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ROSE BOWL | USC VS. TEXAS | Bill Plaschke

Need a Bully? Leave It to Bevo

January 01, 2006|Bill Plaschke

LIBERTY HILL, Texas — "Hey, sweetie, you have a visitor! He's come a long way to see you, baby! Say hello to the nice man!"

The 1,725-pound beast paws the smelly earth, lowers his long and winding horns, and takes a clomp in my direction.

Thrashing his head, the burnt-orange giant slowly advances. I slowly retreat. Soon, his hot breath is on my trembling hands and my back is pressed against a rusty gate.

It's locked. Why is it locked?

"Oh, sweetie, you don't like this man from Southern California? Oh baby, I'm sure he's a nice man. C'mon honey, can't you like the nice man?"

A nice woman named Betty Baker is the behemoth's co-owner. She talks as if she's also his mommy. This would be cute, if her baby were not about to gore me.

The beast apparently has an itch on a colorful back that looks like one of those rugs they sell at Las Vegas airport gift shops. He suddenly swings his huge head around to scratch it, his horns coming within inches of my stomach.

Oh, those horns. As long as Shaq and as sharp as a skate blade, they are stained with blood that marks their continual growth. That is his blood, right?

He is staring at me again, and I can smell it, and he can smell it. My fear. My prediction that USC will win the Rose Bowl by two touchdowns.

I realize he might have just pretended to scratch himself in hopes of removing one Southern Californian's large intestine. I realize his mommy is still smiling.

"That's my good boy! Baby just wants to play, doesn't he?"

Meet Bevo XIV, the face of University of Texas football.

Meet the toughest-looking animal mascot in sports, a true longhorn, and the one university representative who really can hook 'em.

His face is on their helmet and his horns are on their fingers, this galoot who has inspired tears and cheers and, at this moment, has me trapped and terrified in a pen on a desolate ranch in the middle of nowhere.

I'm telling the boss, this is absolutely the last time I fly 1,400 miles to interview a steak.

*

The notion that a Longhorn steer can serve as a university's most notable representative is actually not such a bad one.

Bevo, after all, is more than just a symbol.

Many years ago, he was also dinner.

The first Bevo made his debut on Thanksgiving Day in 1915, dragged onto the field for the Longhorns' game against Texas A&M.

He was too rough for regular duty, though, and, four years later, was slaughtered and then eaten at the football banquet.

Ninety years later, times, and appetites, have changed.

"Bevo attends roasts," says his co-owner, John T. Baker, Betty's husband. "But it's not that kind of roast."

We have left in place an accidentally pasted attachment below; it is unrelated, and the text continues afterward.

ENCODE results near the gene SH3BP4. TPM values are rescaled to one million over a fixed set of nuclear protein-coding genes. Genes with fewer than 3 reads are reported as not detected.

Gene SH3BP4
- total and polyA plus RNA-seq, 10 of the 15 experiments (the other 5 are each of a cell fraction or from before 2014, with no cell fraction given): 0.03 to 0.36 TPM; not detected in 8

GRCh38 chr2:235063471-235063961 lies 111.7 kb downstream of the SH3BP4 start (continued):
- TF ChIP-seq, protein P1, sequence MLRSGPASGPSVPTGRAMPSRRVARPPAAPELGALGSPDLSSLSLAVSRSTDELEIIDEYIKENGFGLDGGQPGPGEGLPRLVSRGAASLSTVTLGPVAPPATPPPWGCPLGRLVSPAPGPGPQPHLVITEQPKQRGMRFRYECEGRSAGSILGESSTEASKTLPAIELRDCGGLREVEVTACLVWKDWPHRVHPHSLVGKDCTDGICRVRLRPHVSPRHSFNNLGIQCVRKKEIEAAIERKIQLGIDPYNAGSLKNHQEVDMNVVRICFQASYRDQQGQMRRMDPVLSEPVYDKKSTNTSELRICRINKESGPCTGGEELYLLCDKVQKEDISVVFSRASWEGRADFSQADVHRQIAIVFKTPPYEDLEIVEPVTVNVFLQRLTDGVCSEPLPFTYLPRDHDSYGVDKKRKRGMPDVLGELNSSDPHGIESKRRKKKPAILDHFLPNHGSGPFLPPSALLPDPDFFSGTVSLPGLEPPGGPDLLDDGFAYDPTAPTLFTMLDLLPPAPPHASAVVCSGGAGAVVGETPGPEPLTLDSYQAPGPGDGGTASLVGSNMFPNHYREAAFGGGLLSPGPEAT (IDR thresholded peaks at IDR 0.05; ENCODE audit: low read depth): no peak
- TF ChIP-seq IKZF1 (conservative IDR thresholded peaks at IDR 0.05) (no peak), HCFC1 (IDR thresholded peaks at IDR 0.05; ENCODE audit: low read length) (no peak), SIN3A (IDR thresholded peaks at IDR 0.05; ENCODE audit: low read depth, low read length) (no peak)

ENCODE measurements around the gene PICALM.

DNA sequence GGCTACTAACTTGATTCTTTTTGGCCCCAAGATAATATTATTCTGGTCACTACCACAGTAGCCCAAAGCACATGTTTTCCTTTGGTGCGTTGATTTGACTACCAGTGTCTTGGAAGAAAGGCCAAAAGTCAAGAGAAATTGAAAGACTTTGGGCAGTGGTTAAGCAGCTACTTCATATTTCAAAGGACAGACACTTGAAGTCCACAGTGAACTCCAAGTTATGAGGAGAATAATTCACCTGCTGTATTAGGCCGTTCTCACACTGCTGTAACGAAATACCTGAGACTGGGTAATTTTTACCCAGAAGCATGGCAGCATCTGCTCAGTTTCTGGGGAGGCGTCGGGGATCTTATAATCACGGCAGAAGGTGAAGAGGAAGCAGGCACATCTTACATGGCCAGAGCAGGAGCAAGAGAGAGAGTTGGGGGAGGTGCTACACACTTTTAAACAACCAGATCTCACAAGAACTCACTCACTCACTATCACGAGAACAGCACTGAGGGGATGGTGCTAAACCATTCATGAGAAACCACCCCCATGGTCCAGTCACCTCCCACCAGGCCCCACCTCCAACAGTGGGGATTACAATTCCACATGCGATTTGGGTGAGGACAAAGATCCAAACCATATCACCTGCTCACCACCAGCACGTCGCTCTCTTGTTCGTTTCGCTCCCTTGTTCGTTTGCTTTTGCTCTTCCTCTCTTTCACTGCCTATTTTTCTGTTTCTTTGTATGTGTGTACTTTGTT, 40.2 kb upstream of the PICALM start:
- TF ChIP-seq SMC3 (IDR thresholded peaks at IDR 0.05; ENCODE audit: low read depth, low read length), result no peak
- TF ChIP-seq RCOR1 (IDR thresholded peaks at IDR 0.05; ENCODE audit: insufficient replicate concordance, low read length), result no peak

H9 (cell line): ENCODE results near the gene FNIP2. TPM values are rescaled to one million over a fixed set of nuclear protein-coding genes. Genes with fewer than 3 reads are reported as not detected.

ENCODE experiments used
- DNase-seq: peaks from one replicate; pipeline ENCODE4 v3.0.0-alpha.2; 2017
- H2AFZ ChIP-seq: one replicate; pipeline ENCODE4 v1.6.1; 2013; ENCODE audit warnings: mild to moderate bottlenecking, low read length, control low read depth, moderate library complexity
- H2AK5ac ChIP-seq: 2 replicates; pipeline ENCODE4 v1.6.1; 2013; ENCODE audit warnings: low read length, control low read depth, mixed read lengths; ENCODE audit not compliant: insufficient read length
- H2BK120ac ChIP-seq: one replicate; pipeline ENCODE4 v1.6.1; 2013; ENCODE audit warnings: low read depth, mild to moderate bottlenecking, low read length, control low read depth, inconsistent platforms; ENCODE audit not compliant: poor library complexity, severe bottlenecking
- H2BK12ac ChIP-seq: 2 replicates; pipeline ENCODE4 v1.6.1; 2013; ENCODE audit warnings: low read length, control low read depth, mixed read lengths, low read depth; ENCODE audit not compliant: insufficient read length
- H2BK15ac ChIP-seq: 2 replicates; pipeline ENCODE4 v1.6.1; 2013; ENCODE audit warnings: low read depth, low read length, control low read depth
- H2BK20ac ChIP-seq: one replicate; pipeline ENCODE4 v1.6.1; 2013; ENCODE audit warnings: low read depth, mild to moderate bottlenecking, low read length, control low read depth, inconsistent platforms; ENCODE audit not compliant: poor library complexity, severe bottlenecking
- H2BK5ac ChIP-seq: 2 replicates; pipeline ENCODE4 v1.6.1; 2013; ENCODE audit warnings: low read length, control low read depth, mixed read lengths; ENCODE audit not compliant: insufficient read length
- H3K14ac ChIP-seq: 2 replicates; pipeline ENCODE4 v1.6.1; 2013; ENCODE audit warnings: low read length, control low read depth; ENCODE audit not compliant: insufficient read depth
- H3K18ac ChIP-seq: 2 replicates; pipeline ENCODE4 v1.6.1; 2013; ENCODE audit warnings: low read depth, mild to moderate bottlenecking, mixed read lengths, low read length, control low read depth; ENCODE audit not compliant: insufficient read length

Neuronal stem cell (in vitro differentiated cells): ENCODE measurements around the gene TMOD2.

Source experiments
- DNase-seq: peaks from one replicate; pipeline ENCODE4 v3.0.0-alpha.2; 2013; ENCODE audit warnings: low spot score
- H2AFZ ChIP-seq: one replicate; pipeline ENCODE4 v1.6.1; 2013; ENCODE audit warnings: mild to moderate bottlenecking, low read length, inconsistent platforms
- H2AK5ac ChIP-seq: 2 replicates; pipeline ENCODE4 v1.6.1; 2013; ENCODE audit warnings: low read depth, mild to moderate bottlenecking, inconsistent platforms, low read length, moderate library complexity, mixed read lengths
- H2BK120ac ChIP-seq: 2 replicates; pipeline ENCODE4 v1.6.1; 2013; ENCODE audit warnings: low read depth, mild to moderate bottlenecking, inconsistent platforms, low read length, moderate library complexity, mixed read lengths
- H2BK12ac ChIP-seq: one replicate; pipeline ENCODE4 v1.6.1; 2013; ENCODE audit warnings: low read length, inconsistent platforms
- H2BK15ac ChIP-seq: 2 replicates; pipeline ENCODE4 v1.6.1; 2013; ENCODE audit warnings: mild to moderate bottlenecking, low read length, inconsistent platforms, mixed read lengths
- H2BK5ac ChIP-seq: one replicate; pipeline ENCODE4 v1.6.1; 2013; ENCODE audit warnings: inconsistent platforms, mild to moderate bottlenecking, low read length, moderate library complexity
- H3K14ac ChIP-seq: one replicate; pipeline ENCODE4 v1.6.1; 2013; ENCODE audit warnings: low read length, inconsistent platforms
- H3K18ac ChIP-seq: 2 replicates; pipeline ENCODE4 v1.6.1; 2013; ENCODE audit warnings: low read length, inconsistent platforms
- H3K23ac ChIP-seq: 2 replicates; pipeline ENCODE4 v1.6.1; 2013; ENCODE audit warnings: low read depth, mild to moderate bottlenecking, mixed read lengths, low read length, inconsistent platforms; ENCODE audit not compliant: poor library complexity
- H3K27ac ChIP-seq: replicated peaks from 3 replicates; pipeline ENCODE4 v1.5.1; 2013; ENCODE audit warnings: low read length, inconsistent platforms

No, Bevo is a celebrity these days, leaving his ranch outside Austin to appear at everything from presidential inaugurations to birthday parties to, of course, football games.

Even as his team has frequently failed to show up for big moments during a 35-year national championship drought, Bevo has always been there.

Standing or sitting beyond the sidelines. Drinking Gatorade or Sprite-laced water. Staring solemnly during the playing of "The Eyes of Texas." Stomping off sadly after losses.

The players are scared of him. Opponents don't trust him.

"He's our main deal, our symbol, our representative, not only for the football team, but for the entire university," says Larry Falk, director of operations for Texas athletics.

OK, so he's a representative that once relieved himself on the Nebraska logo while leaving the field after a Big 12 championship victory.

And yes, he's a symbol who long ago stormed the Rice bench during a game, delivering the ultimate late hits.

And sure, he's an official who, in a previous incarnation, broke up a tailgate party by battering a parked car.

And, all right, it's sort of creepy to have an academic institution fronted by a guy whose real name is Sunrise Studly.

But you get the point.

"When people see him and see the 'Bevo' across his nose, they know it's us," Falk says.

Of course, Bevo XIV is coming to the Rose Bowl. He is leaving his home here with his four student handlers and making the two-day drive in an air-conditioned orange trailer.

The first night, they'll stop in Las Vegas, where you could win a bet by guessing that he's sleeping in a pen right off the Strip.

On Tuesday, they'll roll into Los Angeles, where he will stay at a riding club whose name will not be divulged, for which Bevo XIV is eternally grateful.

Throughout history, whenever rivals have wanted to tweak the Longhorns, they have gone right to the source.

Bevo has been kidnapped, painted and, in the most famous episode, branded with the 13-0 final score of the Texas A&M victory in 1915.

According to legend, the steer got his name from aghast but enterprising students who attempted to save face by altering the "13-0" brand into "Bevo."

Later, research concluded that a writer for a university publication named Bevo as a play on the word, "Beeve," which is Texas slang for cattle that will later be eaten.

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